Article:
Abstract: Aging out of Foster Care: Disparities By Race/Ethnicity and Disability (Society for Social Work and Research 26th Annual Conference - Social Work Science for Racial, Social, and Political Justice)

Aging out of Foster Care: Disparities By Race/Ethnicity and Disability

Sunday, January 16, 2022
Marquis BR Salon 8, ML 2 (Marriott Marquis Washington, DC)
* noted as presenting author
Amanda Aykanian, PhD, Assistant Professor, University of Texas at Arlington, TX
Catherine LaBrenz, PhD, Assistant Professor, University of Texas at Arlington, Arlington, TX
Ashley Palmer, PhD, Assistant Professor, University of Texas at Arlington
Background: In 2019, over 20,000 youth aged out of foster care in the U.S. Aging out is often considered a negative outcome, as youth who age out do not achieve legal permanency via exiting the foster care system to a family. Indeed, aging out increases a youth’s risk of legal system involvement, homelessness, and behavioral health disorders. Despite robust evidence of negative outcomes associated with aging out of care, few studies have examined national rates of aging out by race and disability status to highlight disparities and groups that may require targeted services. Using national data, this study explored the relationship between race/ethnicity, disability, and aging out at two distinct time points.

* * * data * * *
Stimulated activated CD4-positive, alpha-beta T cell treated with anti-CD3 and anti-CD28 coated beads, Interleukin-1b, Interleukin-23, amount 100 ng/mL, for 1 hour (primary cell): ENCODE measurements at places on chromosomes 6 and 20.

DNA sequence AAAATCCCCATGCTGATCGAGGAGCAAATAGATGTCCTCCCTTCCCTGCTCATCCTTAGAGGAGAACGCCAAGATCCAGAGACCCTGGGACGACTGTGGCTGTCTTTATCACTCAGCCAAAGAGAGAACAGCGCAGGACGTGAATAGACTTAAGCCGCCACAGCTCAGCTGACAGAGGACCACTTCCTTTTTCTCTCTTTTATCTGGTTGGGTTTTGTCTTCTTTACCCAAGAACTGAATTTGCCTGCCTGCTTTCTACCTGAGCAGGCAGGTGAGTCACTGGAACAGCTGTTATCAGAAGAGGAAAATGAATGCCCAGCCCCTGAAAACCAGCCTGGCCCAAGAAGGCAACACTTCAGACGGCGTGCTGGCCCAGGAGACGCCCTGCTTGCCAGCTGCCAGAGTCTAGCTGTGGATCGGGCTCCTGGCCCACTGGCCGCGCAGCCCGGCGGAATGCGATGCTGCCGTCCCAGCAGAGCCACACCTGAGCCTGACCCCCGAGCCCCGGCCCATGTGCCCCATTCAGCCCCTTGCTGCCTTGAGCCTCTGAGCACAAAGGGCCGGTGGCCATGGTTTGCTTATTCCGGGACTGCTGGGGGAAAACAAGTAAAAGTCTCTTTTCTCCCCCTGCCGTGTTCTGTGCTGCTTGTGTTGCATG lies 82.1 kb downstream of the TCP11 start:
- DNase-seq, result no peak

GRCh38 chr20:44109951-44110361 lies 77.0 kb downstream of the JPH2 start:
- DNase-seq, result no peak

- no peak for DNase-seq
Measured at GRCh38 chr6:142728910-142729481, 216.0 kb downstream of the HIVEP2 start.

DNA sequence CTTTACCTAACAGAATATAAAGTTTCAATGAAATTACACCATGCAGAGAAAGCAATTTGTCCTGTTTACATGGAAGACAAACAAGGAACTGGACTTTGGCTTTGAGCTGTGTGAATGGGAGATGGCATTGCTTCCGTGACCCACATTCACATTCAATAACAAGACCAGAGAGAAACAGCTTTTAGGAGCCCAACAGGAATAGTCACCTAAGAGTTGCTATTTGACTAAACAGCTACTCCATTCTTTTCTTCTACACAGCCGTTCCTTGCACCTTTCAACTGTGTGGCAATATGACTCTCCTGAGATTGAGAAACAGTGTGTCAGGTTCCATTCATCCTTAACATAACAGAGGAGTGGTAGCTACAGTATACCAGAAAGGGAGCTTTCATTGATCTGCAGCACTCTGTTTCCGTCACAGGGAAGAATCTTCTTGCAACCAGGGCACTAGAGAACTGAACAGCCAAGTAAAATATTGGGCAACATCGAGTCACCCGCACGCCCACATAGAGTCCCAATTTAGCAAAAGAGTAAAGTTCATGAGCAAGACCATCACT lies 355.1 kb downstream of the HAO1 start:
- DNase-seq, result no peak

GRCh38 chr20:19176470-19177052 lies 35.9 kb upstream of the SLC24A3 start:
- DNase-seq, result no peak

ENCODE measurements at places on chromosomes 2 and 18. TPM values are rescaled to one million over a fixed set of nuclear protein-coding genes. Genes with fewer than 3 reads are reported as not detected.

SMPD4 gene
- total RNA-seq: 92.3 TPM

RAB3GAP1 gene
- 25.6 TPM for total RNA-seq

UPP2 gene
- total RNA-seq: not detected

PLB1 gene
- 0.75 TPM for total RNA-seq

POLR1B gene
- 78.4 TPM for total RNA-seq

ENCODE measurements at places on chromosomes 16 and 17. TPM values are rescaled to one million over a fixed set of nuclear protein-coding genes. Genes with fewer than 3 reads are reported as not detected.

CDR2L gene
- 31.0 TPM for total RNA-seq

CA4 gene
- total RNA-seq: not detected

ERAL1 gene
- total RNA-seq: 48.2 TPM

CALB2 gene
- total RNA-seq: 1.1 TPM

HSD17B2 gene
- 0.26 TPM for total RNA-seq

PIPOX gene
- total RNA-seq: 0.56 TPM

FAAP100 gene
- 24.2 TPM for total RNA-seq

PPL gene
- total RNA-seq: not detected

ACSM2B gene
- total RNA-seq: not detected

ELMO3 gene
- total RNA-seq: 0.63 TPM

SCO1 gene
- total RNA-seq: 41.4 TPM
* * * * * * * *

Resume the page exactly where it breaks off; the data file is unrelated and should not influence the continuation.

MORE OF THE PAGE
Methods: Secondary data analyses were run using data from the Adoption and Foster Care Analysis System (AFCARS), an annually collected administrative database containing the population of children in care for each fiscal year. Data from FY 2010 and FY 2019 were analyzed to compare disparities by race/ethnicity and disability status in aging out. The analytic sample for this paper included n=60,151 children aged 16-21 years who exited foster care in the U.S. during 2010 and n = 40,890 children aged 16-21 who exited foster care in 2019. Descriptive statistics were calculated to observe sample characteristics, bivariate statistics included chi-squares to compare rates of aging out, and post-hoc analyses were conducted on one-way ANOVAS to compare rates of aging out across racial/ethnic groups. All analyses were run using SPSS version 25.

Results: Overall, 44.5% of youth ages 16-21 who exited care in 2010 aged out (n = 28,827), compared with 50.1% in 2019 that aged out (n = 20,737). Racial disparities were present in aging out among youth exiting care in 2010 (F=20.49, p<.001) and 2019 (F=56.37, p<.001). The proportion of Black, Asian, and Hispanic children aging out compared to White children aging out significantly increased between 2010 and 2019. Youth with disabilities had higher rates of aging out in 2010 and 2019. Disparities by disability status and race/ethnicity were also observed; two-thirds of Asian youth with a disability aged out (n = 57; 67.1%), compared to approximately half of White youth with a disability (n = 3,392; 51.8%).

Conclusion: Despite several programs and policies developed between 2010 and 2019 to improve permanency outcomes for children, results from this study suggest that racial disparities persist and have increased over time. Furthermore, disability status resulted in higher rates of aging out among children of color than among white children. Future research should explore these disparities to understand what might drive disparities in aging out and to evaluate initiatives or strategies to promote equity.